Mr. Collins played everything from jagged single-note sequences to reverb-drenched bass-string runs on his double-neck Mosrite guitar, a gift from his mentor, the West Coast guitar virtuoso Joe Maphis. Mr. Collins also appeared on “Fire on the Strings,” an album of instrumentals recorded by Mr. Maphis (who also played a double-neck Mosrite) for Columbia Records in 1957.

Dick Dale, the man heralded as the “king of the surf guitar,” cited Mr. Collins’s staccato fingerpicking as a major influence on his playing, and on the evolution of surf music.

But Mr. Collins’s innovations as a guitarist extended beyond surf music and rockabilly. Noting similarities between his playing and that heard on touchstone punk recordings by the Sex Pistols and the Ramones, the guitarist Deke Dickerson argued that the Collinses’ 1958 single “Whistle Bait” anticipated punk rock by some two decades.

“‘Whistle Bait’ was the first rock ’n’ roll record to divorce itself from rhythm and blues, or country, or jazz, or anything; it was like nothing that came before it,” Mr. Dickerson wrote in a 2018 profile of Mr. Collins on pleasekillme.com.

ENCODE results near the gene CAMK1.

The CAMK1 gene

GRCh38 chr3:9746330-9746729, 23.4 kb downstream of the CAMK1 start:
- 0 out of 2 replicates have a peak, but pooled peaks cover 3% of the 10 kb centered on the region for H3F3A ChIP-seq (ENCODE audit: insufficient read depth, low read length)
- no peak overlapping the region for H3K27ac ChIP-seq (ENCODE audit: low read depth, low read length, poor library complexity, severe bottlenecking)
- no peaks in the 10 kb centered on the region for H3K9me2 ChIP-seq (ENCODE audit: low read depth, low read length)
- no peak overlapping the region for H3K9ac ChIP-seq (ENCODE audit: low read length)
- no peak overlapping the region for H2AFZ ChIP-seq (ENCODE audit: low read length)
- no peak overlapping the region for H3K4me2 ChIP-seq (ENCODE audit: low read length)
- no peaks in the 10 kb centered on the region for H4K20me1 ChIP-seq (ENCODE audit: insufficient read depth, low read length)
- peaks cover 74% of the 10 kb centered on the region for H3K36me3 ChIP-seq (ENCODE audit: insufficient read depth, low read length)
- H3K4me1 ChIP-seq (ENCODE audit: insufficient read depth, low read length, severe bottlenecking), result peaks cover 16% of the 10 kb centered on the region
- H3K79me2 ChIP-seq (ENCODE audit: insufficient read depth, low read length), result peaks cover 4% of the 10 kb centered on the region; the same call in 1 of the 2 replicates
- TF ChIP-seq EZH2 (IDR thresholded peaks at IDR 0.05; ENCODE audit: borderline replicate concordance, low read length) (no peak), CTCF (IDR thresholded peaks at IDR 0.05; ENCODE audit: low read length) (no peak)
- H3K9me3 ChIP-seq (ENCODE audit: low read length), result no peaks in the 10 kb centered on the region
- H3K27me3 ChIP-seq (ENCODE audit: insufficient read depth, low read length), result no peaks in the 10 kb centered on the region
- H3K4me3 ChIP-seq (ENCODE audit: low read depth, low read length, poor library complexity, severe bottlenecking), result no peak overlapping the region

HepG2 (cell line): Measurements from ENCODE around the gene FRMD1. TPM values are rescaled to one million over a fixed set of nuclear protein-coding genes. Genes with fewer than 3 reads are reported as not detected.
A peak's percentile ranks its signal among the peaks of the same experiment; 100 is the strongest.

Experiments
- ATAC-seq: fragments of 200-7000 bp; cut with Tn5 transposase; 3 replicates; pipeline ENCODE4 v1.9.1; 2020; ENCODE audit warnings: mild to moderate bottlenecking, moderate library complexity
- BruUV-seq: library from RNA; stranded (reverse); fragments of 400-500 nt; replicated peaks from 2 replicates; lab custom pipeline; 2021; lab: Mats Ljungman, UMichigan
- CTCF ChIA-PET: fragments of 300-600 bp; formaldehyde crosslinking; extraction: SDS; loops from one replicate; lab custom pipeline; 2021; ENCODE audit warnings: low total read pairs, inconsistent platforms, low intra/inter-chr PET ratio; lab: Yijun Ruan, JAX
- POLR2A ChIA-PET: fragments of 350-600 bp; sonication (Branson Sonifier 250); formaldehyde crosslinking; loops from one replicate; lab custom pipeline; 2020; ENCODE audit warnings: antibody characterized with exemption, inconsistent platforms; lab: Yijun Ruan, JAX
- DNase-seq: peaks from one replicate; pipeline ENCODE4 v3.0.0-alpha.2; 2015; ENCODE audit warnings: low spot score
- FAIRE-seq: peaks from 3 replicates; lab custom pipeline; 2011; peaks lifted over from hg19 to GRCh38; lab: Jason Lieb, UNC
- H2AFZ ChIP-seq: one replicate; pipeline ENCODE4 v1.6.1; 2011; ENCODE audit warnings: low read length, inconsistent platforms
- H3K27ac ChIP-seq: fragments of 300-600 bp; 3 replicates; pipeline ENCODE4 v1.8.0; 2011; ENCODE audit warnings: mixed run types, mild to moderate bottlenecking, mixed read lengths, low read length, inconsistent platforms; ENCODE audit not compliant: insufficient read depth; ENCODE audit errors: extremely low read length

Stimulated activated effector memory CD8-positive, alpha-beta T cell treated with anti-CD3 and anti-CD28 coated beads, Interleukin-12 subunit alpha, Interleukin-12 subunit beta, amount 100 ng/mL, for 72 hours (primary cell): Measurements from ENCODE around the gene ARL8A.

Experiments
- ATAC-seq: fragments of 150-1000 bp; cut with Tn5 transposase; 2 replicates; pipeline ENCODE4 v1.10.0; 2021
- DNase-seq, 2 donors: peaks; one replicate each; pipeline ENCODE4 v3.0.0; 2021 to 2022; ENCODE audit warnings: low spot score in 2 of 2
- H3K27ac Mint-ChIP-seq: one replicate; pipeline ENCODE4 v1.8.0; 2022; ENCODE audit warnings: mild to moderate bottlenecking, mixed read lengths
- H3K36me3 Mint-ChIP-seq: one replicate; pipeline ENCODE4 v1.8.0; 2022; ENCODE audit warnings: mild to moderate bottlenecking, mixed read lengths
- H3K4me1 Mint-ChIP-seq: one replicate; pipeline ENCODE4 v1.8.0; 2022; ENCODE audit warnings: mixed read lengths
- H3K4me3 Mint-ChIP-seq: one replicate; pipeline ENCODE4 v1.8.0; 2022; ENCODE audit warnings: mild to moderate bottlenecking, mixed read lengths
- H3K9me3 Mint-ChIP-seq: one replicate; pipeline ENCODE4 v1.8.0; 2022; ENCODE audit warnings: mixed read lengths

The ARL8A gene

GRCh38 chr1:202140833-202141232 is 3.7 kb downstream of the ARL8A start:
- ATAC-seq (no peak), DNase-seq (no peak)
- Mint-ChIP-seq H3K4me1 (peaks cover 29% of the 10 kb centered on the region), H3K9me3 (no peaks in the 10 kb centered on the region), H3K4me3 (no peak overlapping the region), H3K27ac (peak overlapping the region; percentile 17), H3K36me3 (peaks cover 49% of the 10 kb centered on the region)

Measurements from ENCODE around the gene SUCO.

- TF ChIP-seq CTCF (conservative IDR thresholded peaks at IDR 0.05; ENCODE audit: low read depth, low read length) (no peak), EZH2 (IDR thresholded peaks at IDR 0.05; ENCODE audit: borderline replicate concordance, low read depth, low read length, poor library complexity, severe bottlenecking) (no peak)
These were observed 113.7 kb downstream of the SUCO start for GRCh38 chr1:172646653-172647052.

“Call it pure id, call it free-association rockabilly,” he went on, “but it was just a really weird record. It was the first punk-rock record.”

“Rock ’n’ roll was what we were doing,” Mr. Collins explained in the notes to “The Rockin’est,” a 1997 collection of the siblings’ recordings from the 1950s. “All the material was high energy. Our approach was always ‘Let’s make this a little faster.’”

Lawrence Albert Collins was born on Oct. 4, 1944, in Tulsa, Okla., the only son of Lawrence and Hazel Juanita (Robinson) Collins. His father was a dairy farmer and, later, a crane operator. His mother was an amateur singer and mandolinist who nurtured her children’s talent.

Larry and Lorrie’s first break came when she won a talent contest hosted by the steel guitarist Leon McAuliffe at the Tulsa Ballroom in 1950. Mr. McAuliffe also urged the siblings’ parents to move from Oklahoma to California to promote their children’s musical careers.